Series are omnipresent: in art, the production of series is a commonly encountered method; philosophers analyse the serial nature of our everyday life; mass consumption is based on serial production; crime series often focus on serial killers; and for “soap junkies”, TV series have replaced the novel. And what about anthropology? The exhibition “Staying in Line” explores the nature of series and shows why it is often worth viewing single pieces in a series.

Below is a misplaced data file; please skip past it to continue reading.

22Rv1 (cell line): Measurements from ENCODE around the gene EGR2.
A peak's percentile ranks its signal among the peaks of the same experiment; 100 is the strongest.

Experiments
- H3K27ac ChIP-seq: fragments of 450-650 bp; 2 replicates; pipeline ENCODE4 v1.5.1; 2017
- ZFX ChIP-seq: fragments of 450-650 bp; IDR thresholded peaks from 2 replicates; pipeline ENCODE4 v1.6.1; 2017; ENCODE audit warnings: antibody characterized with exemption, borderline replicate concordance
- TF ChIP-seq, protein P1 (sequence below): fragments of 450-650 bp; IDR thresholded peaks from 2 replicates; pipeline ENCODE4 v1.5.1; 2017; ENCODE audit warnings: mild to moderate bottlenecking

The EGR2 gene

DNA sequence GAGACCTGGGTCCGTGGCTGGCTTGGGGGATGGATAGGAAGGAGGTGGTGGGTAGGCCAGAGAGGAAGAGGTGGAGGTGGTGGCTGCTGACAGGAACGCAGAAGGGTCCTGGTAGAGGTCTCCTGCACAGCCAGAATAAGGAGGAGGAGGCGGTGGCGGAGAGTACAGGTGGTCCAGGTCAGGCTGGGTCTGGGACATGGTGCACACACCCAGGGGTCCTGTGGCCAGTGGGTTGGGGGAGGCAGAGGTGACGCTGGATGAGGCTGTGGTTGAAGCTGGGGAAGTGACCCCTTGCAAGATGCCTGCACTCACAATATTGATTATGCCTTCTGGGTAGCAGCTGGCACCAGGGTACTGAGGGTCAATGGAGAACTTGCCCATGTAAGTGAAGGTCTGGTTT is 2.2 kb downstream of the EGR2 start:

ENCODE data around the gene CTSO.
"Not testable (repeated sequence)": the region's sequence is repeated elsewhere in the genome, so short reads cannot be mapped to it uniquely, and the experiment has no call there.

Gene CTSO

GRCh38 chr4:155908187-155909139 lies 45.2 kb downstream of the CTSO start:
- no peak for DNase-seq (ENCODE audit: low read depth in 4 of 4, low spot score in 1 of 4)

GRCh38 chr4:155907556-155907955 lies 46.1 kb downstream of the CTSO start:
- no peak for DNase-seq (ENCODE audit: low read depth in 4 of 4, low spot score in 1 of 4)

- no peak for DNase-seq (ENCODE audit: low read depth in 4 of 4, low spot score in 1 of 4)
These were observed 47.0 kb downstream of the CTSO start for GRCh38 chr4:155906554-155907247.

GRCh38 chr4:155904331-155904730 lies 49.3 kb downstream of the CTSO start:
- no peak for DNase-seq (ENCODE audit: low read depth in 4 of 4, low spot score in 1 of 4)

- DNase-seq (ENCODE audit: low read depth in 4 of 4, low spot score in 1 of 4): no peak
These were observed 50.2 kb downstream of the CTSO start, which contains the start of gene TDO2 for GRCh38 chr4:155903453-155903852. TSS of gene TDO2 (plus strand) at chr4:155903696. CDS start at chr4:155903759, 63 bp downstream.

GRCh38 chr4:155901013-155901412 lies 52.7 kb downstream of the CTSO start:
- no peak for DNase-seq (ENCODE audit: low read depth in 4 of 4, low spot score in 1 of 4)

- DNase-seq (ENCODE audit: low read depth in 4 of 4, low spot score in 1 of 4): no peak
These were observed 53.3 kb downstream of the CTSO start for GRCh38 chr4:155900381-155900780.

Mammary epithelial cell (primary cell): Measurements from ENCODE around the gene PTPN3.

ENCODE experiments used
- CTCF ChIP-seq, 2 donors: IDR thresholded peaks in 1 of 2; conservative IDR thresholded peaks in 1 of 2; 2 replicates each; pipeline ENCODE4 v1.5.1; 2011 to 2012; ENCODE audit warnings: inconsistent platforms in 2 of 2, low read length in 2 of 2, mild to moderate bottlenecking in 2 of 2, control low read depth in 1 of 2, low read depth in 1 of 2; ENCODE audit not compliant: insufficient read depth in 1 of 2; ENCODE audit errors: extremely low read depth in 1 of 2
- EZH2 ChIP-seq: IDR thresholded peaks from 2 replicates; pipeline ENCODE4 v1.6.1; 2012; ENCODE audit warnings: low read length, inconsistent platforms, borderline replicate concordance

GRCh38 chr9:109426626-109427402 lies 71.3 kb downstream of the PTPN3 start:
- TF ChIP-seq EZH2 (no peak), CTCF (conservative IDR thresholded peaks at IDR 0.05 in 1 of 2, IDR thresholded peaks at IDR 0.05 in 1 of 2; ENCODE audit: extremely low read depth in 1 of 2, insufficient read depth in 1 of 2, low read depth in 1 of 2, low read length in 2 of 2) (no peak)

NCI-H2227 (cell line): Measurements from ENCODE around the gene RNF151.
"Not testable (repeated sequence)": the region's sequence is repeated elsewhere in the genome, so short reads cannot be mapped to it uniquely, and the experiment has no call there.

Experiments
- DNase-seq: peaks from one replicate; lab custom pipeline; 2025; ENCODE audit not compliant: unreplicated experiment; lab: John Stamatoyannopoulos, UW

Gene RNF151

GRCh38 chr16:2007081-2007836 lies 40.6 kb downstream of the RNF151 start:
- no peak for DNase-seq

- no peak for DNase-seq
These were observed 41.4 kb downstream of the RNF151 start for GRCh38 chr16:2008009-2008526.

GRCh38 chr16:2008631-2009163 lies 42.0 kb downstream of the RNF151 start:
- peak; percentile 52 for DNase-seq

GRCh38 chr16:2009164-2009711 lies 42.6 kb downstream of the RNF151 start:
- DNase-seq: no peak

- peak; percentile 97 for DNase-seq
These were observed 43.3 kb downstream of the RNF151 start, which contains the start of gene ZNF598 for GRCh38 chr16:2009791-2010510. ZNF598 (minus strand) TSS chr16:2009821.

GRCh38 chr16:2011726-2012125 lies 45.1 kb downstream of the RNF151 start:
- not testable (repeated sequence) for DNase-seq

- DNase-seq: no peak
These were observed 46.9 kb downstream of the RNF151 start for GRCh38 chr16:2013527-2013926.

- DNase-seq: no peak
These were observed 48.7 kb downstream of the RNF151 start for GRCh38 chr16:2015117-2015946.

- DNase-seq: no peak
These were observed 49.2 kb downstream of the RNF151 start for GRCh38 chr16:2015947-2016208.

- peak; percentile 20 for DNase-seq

Aztec deity figures, incarnations of the god Vishnu, masks from Papua New Guinea, you name it – our collections contain numerous examples of seemingly identical objects. It is only when you place them next to one another in a row that the differences show up. This wealth of variants contains information on style development and it can tell us something about social conventions and ritual protocols. But often it merely reflects the pleasure of creating subtle aesthetic nuances or the desire for singularity on the part of the maker. Producing the details that make the difference is a matter of creative skill. In the end, no two pieces are exactly alike.